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Linux Fu: Mapping Files

If you use C or C++, you have probably learned how to open a file and read data from it. Usually, we read a character or a line at a time. At least, it seems that way. The reality is there are usually quite a number of buffers between you and the hard drive, so your request for a character might trigger a read for 2,048 characters and then your subsequent calls return from the buffer. There may even be layers of buffers feeding buffers.

A modern computer can do so much better than reading using things using old calls like fgetc. Given that your program has a huge virtual address space and that your computer has a perfectly good memory management unit within it, you can ask the operating system to simply map the file into your memory space. Then you can treat it like any other array of characters and let the OS do the rest.

The operating system doesn’t necessarily read the entire file in at one time, it just reserves space for you. Any time you hit a page that isn’t in memory, the operating system grabs it for you invisibly. Pages that you don’t use very often may be discarded and reloaded later. Behind the scenes, the OS does a lot so you can work on very large files with no real effort. The call that does it all is mmap.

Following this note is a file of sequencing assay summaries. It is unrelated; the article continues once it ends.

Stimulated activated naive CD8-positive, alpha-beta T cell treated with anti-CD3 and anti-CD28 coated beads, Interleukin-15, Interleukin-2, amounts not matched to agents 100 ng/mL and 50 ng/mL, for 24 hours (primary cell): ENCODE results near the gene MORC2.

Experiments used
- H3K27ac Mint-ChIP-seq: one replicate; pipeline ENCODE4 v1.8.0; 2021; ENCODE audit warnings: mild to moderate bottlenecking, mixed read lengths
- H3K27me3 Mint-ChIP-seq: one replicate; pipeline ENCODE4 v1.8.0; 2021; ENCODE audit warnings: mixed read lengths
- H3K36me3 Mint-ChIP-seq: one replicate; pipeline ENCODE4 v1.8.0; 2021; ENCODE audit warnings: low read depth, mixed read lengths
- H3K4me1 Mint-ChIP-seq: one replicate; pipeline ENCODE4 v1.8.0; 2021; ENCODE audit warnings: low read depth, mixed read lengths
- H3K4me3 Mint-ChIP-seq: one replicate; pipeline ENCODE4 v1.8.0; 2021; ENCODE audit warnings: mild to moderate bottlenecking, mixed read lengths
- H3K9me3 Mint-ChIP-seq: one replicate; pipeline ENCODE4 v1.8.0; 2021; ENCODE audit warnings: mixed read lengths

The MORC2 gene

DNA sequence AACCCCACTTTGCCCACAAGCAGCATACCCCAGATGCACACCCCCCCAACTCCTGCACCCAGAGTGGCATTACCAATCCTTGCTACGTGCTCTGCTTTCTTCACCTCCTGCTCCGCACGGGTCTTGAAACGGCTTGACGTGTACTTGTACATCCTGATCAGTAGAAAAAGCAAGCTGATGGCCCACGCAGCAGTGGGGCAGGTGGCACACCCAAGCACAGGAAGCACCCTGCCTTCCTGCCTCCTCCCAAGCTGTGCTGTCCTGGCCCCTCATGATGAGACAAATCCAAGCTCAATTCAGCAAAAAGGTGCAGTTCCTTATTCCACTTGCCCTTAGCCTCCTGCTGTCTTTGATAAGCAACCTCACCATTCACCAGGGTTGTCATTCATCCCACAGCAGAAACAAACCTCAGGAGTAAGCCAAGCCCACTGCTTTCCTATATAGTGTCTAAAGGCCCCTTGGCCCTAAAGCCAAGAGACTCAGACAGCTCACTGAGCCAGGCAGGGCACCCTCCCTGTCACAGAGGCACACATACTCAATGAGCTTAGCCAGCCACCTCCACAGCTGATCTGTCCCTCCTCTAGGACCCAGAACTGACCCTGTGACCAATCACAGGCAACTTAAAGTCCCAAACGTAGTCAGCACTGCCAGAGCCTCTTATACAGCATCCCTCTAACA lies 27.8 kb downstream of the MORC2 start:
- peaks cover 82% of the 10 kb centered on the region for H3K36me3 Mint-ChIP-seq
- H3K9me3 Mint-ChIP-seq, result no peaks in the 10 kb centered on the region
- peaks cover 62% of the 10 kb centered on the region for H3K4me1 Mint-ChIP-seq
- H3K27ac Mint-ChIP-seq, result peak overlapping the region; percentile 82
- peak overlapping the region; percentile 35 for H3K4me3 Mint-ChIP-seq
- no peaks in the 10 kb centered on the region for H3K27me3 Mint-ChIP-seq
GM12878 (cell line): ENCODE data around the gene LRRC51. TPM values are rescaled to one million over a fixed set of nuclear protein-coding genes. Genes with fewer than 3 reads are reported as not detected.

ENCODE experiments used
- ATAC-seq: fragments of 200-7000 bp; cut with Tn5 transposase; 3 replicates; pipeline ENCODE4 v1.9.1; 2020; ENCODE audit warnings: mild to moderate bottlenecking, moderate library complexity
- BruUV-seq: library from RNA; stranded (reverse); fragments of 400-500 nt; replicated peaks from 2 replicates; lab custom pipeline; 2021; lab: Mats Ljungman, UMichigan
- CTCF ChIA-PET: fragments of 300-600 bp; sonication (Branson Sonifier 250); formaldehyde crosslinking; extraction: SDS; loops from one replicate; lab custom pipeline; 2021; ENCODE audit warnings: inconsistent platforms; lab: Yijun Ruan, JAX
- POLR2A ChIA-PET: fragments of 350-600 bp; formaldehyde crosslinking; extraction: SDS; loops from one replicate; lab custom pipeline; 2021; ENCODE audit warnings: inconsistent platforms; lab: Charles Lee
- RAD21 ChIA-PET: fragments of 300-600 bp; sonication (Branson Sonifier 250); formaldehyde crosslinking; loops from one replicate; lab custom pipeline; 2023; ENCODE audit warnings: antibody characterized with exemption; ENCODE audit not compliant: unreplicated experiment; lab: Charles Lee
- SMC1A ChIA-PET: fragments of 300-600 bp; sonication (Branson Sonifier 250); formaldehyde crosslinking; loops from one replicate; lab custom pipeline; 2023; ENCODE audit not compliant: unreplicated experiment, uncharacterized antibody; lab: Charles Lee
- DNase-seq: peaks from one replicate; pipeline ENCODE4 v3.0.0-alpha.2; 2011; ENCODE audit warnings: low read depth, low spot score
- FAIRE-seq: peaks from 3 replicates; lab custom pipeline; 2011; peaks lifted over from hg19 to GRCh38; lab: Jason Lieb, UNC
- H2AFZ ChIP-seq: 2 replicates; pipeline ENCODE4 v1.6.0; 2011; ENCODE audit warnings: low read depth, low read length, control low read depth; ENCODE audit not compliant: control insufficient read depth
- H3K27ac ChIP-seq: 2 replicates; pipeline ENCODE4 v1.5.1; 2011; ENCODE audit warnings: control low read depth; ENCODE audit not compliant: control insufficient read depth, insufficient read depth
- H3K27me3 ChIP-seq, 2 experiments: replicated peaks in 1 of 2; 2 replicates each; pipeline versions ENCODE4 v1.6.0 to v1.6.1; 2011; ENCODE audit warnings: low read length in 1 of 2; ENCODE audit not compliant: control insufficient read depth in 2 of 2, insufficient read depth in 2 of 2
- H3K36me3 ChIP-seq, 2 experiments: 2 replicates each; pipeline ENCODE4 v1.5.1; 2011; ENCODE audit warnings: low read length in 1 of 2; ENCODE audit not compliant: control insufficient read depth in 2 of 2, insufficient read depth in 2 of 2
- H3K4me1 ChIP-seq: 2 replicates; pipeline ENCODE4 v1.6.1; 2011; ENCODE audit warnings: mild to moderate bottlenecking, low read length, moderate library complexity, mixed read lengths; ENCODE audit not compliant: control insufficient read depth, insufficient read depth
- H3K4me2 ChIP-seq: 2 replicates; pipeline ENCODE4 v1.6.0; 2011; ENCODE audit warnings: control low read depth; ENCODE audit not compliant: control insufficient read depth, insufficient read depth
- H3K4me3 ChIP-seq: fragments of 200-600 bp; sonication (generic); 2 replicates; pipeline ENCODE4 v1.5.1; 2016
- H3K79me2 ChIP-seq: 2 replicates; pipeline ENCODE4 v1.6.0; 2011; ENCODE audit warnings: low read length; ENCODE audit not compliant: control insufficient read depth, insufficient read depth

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Hackaday Podcast 059: Hydraulic Rockets And Presses, Machine Vision That Bounces And Stares, And Smart Speakers That Listen To You

Hackaday editors Mike Szczys and Elliot Williams undertake a journey through the week of fantastic hacks. Add a new level of complexity to model rockets by launching them from a silo via pneumatic ram before the combustibles even get involved. The eyes of that sculpture are actually following you — and with laser focus! The Game Boy is a pillar of pop culture for a reason, there’s a superb talk that outlines all of the interesting choices that made the electronics so special. We round out the show with a rousing discussion of a space tow truck and a scholarly look at the sporadic wake patter of Alexa et al.

Take a look at the links below if you want to follow along, and as always tell us what you think about this episode in the comments!

Direct download (~60 MB)

Places to follow Hackaday podcasts: